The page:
- Thoroughly smacking down a guard during the assault on the castle with a flashlight.
- Falling backwards off the tower to be picked up by a griffin.
- And a minor one when he says this to Miraz: "So you're bravely refusing to fight a man half your age?"
- The moment right before then. Bonus points for the completely nonchalant delivery.
Miraz: Tell me, Prince Edmund...Edmund: King.Miraz: I beg your pardon?Edmund: It's King Edmund. Just King. Peter's the High King. I know, it's complicated.
- Also doubles as both a Badass Boast and a Stealth Insult. Edmund is referring to his throne name of King Edmund the Just. He's mocking Miraz's lack of knowledge of who he's dealing with, referencing the fact that Aslan (a figure Telemerines fear and despise, if they don't dimiss him as outright fantasy) proclaimed him (Edmund) King over Narnia rubbing Miraz's face in the fact that the Narnia people aren't as dead as he would like and they consider him a usurper, AND corrects and rebukes Miraz in front of his own advisors while establishing himself as Miraz's equal, effectively proclaiming Peter higher ranked than Miraz. Less than 15 words and he manages all this. Ladies and Gentlemen, I give you Edmund the Just, King of Narnia
- In the final battle, he steals a crossbow from a Telmarine soldier and uses it to great effect; when his sibling give him dirty looks, he gives them one of his own that basically amounts to "Deal with it."
- His first fight with Trumpkin the dwarf.
Trumpkin: (as Peter draws his sword) Ohhh, you don't want to be doing that, lad.Peter: (as he hands the sword to Trumpkin) Not me. Him. (indicating Edmund)
- Him siding with Lucy about changing their plans and going down the gorge where she saw Aslan, because even though he can't see anything, he owes her one from the first book. And later, Lucy pointing out that they're going to have to go down the gorge after all — without, as Peter points out, saying "I told you so."
- The scene where he battles the werewolf and kills it. Then he's the only one who manages to set things right when the White Witch tries to lure Caspian and Peter. He drives his sword through the ice and destroys her, finishing with a true CMOA line towards Peter: "I know... you had it sorted."
- Don't forget the moment where he resets Peter's dislocated shoulder.
- And the fact that he fights with TWO swords during the final battle. Kudos to Skandar Keynes for learning to wield those!
- Skandar Keynes actually deserves a mention here as well, since his character got pushed to the background in order to focus almost exclusively on Peter, Susan and Caspian; most of his lines from the book were given to other characters, he has a total of one scene with continuous dialog, and his already minor screen-time suffered even more during the editing process. Despite all of this, he still manages to shine in the few moments that he does get, and he's one of the two Pevensie children that did not end up coming across as a jerk for much of the film.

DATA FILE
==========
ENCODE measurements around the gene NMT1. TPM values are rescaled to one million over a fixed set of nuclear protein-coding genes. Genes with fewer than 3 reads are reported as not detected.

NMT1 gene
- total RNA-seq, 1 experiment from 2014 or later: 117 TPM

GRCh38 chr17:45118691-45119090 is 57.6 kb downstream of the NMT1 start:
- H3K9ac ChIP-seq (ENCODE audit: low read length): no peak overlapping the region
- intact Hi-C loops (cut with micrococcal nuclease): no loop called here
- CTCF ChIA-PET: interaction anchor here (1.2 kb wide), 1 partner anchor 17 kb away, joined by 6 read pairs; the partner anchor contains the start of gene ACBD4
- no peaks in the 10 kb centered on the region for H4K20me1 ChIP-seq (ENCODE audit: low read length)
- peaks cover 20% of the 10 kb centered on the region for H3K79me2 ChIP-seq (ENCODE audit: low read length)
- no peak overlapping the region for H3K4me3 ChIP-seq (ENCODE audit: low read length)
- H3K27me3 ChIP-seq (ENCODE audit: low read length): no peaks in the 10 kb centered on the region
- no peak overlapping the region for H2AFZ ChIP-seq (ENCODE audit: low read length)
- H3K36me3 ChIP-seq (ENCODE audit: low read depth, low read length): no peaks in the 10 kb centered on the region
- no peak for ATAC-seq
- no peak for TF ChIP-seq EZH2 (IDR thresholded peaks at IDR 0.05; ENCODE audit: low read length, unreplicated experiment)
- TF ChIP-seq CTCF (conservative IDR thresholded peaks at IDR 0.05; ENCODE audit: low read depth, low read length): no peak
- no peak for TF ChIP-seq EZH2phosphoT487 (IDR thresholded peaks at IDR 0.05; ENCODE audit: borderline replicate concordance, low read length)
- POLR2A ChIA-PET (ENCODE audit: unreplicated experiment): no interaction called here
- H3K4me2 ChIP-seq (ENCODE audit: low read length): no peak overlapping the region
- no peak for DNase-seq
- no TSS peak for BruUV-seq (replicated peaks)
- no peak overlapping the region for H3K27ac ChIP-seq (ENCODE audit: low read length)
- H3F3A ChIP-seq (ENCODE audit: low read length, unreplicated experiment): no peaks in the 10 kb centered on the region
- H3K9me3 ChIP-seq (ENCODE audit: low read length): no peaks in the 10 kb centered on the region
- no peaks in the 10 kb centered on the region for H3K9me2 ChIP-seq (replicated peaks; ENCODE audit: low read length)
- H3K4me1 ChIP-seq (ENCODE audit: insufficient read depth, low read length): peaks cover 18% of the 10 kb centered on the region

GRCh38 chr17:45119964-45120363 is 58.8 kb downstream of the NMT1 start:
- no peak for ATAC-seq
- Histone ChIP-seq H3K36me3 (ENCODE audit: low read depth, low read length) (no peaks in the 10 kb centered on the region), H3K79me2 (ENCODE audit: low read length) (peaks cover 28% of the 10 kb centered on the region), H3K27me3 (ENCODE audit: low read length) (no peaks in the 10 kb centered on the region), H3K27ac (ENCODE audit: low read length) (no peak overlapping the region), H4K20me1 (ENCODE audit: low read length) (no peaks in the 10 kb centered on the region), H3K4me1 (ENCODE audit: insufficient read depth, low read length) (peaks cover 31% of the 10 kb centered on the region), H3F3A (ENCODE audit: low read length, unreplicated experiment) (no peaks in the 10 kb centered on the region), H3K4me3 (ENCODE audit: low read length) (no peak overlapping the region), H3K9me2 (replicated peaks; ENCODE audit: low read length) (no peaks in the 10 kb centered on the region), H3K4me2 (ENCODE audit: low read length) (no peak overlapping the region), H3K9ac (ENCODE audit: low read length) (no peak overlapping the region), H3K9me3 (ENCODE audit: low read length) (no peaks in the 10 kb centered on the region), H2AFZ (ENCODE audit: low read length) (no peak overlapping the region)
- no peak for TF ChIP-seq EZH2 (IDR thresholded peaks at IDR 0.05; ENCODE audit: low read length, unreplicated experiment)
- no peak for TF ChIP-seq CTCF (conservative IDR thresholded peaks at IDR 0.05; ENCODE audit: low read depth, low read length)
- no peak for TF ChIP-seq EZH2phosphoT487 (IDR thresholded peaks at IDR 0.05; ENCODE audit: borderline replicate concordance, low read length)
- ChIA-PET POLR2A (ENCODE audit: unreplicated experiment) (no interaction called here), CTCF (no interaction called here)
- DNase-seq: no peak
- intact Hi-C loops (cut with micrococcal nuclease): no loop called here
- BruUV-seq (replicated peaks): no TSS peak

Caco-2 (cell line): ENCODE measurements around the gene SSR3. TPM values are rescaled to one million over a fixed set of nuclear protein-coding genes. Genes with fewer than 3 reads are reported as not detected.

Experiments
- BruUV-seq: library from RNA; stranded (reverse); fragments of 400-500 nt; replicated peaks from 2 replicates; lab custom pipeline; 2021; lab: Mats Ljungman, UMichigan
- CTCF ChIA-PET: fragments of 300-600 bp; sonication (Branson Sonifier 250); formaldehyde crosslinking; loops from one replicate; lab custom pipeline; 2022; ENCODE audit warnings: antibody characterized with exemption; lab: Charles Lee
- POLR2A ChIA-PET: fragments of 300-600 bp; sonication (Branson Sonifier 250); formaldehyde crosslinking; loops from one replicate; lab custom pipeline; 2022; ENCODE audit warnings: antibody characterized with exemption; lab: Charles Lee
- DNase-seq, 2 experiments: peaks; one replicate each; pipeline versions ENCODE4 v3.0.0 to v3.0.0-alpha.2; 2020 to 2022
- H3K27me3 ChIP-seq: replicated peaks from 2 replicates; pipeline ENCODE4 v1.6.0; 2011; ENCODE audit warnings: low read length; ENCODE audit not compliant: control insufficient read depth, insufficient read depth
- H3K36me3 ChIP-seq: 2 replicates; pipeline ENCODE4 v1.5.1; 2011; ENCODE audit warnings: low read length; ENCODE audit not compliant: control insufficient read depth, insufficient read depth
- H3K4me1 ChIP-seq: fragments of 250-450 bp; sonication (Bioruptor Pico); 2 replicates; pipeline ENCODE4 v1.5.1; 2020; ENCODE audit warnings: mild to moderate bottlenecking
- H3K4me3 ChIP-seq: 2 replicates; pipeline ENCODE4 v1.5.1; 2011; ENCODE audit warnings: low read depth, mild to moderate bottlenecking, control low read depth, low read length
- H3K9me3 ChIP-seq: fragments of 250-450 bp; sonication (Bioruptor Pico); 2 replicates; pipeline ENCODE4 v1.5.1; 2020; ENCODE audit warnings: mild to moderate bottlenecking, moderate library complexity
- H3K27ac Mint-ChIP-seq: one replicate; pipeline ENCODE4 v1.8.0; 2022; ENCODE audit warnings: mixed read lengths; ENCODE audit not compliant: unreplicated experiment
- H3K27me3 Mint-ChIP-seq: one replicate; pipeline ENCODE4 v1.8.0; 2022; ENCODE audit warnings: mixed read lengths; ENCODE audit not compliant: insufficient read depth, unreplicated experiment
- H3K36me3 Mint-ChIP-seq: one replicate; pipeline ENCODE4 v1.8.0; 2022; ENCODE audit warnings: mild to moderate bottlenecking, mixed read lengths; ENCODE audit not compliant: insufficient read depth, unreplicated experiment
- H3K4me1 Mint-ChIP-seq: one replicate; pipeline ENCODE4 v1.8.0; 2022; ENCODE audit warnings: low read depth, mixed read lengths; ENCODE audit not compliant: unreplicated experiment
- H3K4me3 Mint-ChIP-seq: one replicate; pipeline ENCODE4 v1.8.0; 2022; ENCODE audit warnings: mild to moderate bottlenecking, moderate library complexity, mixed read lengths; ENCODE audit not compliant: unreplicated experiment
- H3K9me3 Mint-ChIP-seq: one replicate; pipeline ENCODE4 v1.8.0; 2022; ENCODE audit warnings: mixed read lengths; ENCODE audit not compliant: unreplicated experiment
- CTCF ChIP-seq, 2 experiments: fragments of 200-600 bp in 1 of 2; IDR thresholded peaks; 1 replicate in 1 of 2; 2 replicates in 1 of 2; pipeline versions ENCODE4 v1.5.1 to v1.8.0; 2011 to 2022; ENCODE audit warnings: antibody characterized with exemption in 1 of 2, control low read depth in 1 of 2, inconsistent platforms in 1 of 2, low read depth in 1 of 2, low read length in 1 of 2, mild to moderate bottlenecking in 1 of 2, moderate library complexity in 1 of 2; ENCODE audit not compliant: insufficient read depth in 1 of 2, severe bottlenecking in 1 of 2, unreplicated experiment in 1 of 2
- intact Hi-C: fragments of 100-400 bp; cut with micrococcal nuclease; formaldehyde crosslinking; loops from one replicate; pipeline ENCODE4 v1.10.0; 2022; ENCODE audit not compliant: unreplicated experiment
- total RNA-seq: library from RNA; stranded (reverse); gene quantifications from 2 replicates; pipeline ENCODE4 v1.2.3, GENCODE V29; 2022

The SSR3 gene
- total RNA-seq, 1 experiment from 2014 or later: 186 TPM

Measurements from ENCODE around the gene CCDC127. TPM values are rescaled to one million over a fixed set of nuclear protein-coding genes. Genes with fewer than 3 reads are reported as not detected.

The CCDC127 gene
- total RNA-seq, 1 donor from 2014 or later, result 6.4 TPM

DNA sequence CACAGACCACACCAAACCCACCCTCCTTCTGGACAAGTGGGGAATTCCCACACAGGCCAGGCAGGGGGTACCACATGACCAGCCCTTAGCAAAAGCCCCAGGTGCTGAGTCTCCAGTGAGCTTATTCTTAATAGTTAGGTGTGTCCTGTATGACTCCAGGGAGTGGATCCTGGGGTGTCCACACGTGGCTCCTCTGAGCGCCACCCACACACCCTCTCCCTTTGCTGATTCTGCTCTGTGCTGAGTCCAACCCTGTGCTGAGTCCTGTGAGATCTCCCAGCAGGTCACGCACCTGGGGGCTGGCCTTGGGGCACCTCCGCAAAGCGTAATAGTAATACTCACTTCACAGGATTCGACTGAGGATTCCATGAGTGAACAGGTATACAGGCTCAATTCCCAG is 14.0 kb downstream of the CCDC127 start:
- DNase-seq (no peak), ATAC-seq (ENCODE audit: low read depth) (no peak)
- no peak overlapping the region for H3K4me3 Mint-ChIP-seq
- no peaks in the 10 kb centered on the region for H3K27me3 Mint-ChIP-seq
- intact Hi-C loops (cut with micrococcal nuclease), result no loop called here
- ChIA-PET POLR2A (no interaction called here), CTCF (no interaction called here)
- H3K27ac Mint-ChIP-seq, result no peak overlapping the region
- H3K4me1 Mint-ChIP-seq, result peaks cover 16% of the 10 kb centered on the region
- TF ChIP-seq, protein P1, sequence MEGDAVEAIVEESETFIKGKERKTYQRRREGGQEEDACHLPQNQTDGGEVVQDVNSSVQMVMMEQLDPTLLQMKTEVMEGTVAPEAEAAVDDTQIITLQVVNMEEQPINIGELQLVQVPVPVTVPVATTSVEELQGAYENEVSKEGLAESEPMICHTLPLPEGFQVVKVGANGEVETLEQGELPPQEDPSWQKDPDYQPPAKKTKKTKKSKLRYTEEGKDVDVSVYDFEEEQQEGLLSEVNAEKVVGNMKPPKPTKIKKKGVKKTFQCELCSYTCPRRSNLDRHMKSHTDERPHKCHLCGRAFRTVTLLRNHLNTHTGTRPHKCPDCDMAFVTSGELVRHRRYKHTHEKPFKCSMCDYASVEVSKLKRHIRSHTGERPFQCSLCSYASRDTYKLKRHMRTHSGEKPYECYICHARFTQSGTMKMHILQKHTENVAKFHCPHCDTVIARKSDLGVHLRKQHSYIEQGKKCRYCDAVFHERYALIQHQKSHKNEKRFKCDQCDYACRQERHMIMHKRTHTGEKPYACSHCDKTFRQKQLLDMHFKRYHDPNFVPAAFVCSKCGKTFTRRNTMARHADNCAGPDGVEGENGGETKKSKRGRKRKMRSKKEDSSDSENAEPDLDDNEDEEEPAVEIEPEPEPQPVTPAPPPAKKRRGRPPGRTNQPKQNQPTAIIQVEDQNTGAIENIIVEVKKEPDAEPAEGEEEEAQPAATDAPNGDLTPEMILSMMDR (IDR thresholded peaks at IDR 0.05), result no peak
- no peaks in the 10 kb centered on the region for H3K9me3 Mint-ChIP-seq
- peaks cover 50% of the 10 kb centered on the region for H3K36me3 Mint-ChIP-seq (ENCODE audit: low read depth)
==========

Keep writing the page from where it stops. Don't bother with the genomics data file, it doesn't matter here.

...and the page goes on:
- Susan gets one too, when she manages to take out almost all of a bunch of riders pursuing her and Lucy through the woods. Okay, Caspian has to dispatch the last one, but still...
- Don't forget during the castle fight, she shoots a guard with an arrow, then stabs one with another arrow and follows that by throwing it into the chest of another guard.
- Peter's defeat of King Miraz:
Miraz: What's the matter, boy? Too cowardly to take a life?Peter: It's not mine to take.
- Everything Reepicheep does:
Pattertwig: (enthusiastically) We can collect nuts!Reepicheep: Yes, and we'll throw them at the Telmarines! (sarcasm washed away) Shut up.
- At one point, he binds and gags a (non-talking) cat - too quickly and subtly for the cat to do anything, even make a fuss.
- Asterius, the Minotaur who holds up the castle gate, even after being peppered with arrows, so that the Narnian army can retreat, also deserves a mention.
- Yes, yes he does. As does the centaur that's stuck on the wrong side of the gate in that scene who sees his father, nods at him, then turns around and rides into the guards. They will kill him, but by Aslan, he'll take them down with him.
- Lucy gets a Crowning Moment of Awesome near the end. the enemy army is retreating across a bridge from the Narnian army, when Lucy appears at the far end. She draws a small knife. The army stops in its tracks. Then again, there's a lion (which is God) standing right beside her.